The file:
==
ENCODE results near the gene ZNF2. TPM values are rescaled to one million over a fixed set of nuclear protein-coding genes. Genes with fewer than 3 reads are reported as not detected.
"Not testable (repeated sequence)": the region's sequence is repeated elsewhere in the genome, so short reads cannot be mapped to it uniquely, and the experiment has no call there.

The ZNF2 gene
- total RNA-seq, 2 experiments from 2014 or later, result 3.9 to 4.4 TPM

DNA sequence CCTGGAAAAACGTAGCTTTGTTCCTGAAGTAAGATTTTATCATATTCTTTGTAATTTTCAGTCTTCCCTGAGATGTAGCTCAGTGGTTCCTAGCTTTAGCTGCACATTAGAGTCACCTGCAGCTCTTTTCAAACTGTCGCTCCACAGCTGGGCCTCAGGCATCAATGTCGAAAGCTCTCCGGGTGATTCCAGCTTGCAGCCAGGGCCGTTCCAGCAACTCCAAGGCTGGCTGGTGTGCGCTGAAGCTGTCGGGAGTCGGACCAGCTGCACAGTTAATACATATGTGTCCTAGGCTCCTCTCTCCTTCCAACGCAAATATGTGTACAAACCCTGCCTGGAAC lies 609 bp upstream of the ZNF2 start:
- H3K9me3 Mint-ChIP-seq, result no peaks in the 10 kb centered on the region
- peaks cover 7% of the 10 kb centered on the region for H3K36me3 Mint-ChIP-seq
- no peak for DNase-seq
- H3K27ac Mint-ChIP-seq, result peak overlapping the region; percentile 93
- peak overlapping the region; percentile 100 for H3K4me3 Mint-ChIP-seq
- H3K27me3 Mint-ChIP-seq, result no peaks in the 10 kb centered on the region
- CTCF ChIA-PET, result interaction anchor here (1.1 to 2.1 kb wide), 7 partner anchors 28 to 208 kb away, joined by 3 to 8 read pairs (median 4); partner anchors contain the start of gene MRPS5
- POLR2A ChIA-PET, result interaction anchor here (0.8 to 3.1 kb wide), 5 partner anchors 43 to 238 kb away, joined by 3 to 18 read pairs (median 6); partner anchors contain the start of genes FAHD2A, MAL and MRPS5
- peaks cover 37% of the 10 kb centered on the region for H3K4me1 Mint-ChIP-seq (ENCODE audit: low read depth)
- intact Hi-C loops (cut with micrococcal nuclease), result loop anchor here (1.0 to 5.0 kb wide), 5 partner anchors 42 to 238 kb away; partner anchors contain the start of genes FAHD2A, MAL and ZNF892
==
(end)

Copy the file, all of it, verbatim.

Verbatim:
ENCODE results near the gene ZNF2. TPM values are rescaled to one million over a fixed set of nuclear protein-coding genes. Genes with fewer than 3 reads are reported as not detected.
"Not testable (repeated sequence)": the region's sequence is repeated elsewhere in the genome, so short reads cannot be mapped to it uniquely, and the experiment has no call there.

The ZNF2 gene
- total RNA-seq, 2 experiments from 2014 or later, result 3.9 to 4.4 TPM

DNA sequence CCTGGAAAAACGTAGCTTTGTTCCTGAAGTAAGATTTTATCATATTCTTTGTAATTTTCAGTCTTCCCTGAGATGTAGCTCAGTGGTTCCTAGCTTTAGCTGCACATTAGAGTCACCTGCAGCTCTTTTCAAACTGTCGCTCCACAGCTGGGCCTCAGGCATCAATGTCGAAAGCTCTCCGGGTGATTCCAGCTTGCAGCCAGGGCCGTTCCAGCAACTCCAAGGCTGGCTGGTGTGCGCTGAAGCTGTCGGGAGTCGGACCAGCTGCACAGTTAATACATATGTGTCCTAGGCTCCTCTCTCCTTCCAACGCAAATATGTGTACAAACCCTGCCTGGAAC lies 609 bp upstream of the ZNF2 start:
- H3K9me3 Mint-ChIP-seq, result no peaks in the 10 kb centered on the region
- peaks cover 7% of the 10 kb centered on the region for H3K36me3 Mint-ChIP-seq
- no peak for DNase-seq
- H3K27ac Mint-ChIP-seq, result peak overlapping the region; percentile 93
- peak overlapping the region; percentile 100 for H3K4me3 Mint-ChIP-seq
- H3K27me3 Mint-ChIP-seq, result no peaks in the 10 kb centered on the region
- CTCF ChIA-PET, result interaction anchor here (1.1 to 2.1 kb wide), 7 partner anchors 28 to 208 kb away, joined by 3 to 8 read pairs (median 4); partner anchors contain the start of gene MRPS5
- POLR2A ChIA-PET, result interaction anchor here (0.8 to 3.1 kb wide), 5 partner anchors 43 to 238 kb away, joined by 3 to 18 read pairs (median 6); partner anchors contain the start of genes FAHD2A, MAL and MRPS5
- peaks cover 37% of the 10 kb centered on the region for H3K4me1 Mint-ChIP-seq (ENCODE audit: low read depth)
- intact Hi-C loops (cut with micrococcal nuclease), result loop anchor here (1.0 to 5.0 kb wide), 5 partner anchors 42 to 238 kb away; partner anchors contain the start of genes FAHD2A, MAL and ZNF892